Terni is one of the largest of the Umbrian cities. It industrialized heavily in the 19th and 20th centuries, taking advantage of the nearby water supplies to build steelworks, foundries and weapons factories. This made the city a target for allied bombardment during the Second World War. 108 raids reduced the city to rubble, and the Terni of today was mostly built in the 1960’s. The Romans established a large settlement at Terni around the 6th Century BC. They built aqueducts to transport water to other towns on the nearby plains. Many of these structures still stand in the surrounding area today, although much of the Roman and Medieval buildings in the town centre were reduced to rubble in the Second World War. Terni is close to several other Umbrian and Tuscan towns with slightly more to offer visitors in the way of culture. There are however a couple of main attractions to Terni that a visitor should be aware of.


In 290 BC the Roman consul Curius Dentatus decided to join the River Velnio with the River Nera. This involved building a canal from the deepest point of the Velnio, across the plains towards the Nera. The cliffs at Marmore provided a formidable obstacle, but the capable Roman engineers setting about building the highest artificial waterfall in Europe, and succeeded. The waters from the unstable Velnio were transported via the [http://www.bellaumbria.net/Terni/Cascata_delle_Marmore_eng.htm Cascata delle Marmore] into the Nera, and the regular flooding of Terni's plains was abated. The falls became popular with young Europeans touring the continent in the Victorian Era. It was hailed as an incredible feat of human engineering, and an example of how man's ingenuity could overcome the problems posed by nature.

During the industrial revolution, Terni and the surrounding area industrialized very quickly, earning itself the appellative 'The Manchester of Italy.' The industrious Umbrians wanted to harness some of the latent energy of the falls, and set up a hydroelectric power station, which still provides some power to the town today. In the post-war years, and especially since the 1980's, Terni's manufacturing industry has been in decline.

The area's main source of income is now tourism, and the falls are one of the principal attractions of the area, not only for their outstanding 'natural' beauty but also the leisure activities. Sports societies and companies running adventure holidays from all over central Italy come to use the waters for canoeing, white water rafting, mountain biking, rock climbing and hiking. In 1998, a project was undertaken to illuminate the Cascata at night. Lights of varying intensities are placed at different stages of the falls, so the impression of luminous water cascading down the cliff is given to nocturnal visitors. Hydroelectric stations at the top of the falls generate all the energy used in the illuminations.

Residents of Terni would have you believe that their city is the birthplace of Saint Valentine, the patron saint of lovers. An early bishop and also patron saint of the town, he is believed to rest in the ‘La Basilica di Santa Valentino’. There is an unfortunate irony that the saint associated with romance could hardly be attached to a less romantic city in central Italy if he had tried. By the standards of the rest of Umbria’s idyllic countryside and well-preserved towns, Terni is something of an aesthetic disappointment. There is, in any case, a good deal of uncertainty as to whether this particular Saint Valentine was the soldier that became the lover’s protector.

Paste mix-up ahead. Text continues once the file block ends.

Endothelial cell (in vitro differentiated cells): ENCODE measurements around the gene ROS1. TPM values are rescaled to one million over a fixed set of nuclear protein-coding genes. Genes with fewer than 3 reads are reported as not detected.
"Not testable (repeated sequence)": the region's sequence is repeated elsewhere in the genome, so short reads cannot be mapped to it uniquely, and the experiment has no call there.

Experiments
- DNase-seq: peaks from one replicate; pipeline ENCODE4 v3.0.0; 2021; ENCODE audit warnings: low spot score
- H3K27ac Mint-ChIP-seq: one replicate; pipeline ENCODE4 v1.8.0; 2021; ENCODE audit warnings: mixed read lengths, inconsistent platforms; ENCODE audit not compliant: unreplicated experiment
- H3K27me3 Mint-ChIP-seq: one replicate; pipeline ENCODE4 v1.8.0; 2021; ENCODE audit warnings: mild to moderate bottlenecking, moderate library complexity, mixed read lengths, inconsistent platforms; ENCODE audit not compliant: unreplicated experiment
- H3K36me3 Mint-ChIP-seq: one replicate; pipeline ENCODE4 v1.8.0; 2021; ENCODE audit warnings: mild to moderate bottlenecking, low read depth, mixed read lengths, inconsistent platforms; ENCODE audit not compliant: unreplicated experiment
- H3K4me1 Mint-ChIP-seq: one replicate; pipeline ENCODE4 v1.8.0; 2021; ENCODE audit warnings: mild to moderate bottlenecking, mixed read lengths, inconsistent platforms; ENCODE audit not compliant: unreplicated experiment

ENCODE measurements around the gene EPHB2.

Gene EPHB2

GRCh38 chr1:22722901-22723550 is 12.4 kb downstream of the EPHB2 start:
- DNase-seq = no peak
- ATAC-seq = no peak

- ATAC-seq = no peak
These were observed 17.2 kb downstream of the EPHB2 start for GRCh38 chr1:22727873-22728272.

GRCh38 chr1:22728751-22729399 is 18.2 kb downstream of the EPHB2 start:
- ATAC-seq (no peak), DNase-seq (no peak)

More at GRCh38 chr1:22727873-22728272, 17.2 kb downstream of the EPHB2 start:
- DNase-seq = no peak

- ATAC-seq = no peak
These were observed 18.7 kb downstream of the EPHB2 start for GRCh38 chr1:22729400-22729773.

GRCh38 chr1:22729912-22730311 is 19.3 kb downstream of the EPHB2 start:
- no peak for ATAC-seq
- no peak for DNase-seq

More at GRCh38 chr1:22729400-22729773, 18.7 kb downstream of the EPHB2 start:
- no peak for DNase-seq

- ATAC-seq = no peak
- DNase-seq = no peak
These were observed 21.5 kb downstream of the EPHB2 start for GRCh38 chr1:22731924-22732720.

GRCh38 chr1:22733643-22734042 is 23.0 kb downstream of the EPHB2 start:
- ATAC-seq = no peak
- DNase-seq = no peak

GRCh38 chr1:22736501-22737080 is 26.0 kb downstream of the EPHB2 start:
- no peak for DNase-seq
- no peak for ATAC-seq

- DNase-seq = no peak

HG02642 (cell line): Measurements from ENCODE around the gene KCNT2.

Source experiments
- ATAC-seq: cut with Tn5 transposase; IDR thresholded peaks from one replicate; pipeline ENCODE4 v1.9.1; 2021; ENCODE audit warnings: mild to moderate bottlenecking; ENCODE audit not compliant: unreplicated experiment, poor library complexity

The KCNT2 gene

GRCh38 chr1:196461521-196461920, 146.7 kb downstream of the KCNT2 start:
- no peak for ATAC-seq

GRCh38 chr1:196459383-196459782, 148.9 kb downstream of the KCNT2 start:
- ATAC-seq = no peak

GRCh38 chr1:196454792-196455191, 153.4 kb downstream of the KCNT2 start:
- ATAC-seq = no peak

For those who enjoy a days’ golfing, La Romita is one of Umbria’s most popular clubs. Golf clubs can often be hard to find in this part of Italy, but this 9 hole course has a lot to offer besides. 10 tennis courts, 3 swimming pools, a gym and a sauna are all available as part of the club.

If Terni’s industrial character becomes a bit much for you, you should visit the nearby town of Orvieto. This is a huge contrast to Terni. Built atop a large hill, you can take the Funicular (cliff railway) to get from the car park at the bottom to the city square. If you have the energy, you could walk up the steep, narrow streets, and be rewarded with an impressive array of craft and art shops. Once you get to the square at the top of the city, it is hard not to be impressed by the mosaic façade of the 8th century Duomo that dominates the square. A visit to [http://www.bellaumbria.net/Orvieto/pozzo.htm Il Pozzo di San Patrizio] (Saint Patrick’s Well) is also recommended. This is a very deep well cut into the hillside. You can take the stairs all the way to the bottom and look up to see the small circle of light at the top.


Terni being an industrial city, there are plenty of malls and supermarkets, and an outdoor market. However, there is a lack of the small local crafts shops one comes to expect of Umbrian towns. For local pottery and other crafts, try the nearby towns of Orvieto and Assisi.

Nightlife and Eating Out

Velia’s cooking school is highly recommended for those travellers who have a particular interest in Italian cuisine. She will immerse you in the Italian way of life, and have you making fresh ravioli and stonebaked pizza in no time. There are of course, many high-quality restaurants in Terni offering traditional Italian cooking. A local speciality is Rabbit and Tomato, which you should try with the local wine, Orvieto Classico.

Tourist Information

Viale C. Battisti 5 05100 Terni


Terni is on the ancient Roman road Via Flaminia, which connects Rome with the Adriatic port Ancona. This is a major highway, although actually entering the city can be quite confusing, as there is a network of one-way systems and slip roads to negotiate. The closest airports are in Rome (Ciampino and Da Vinci) and Pisa.

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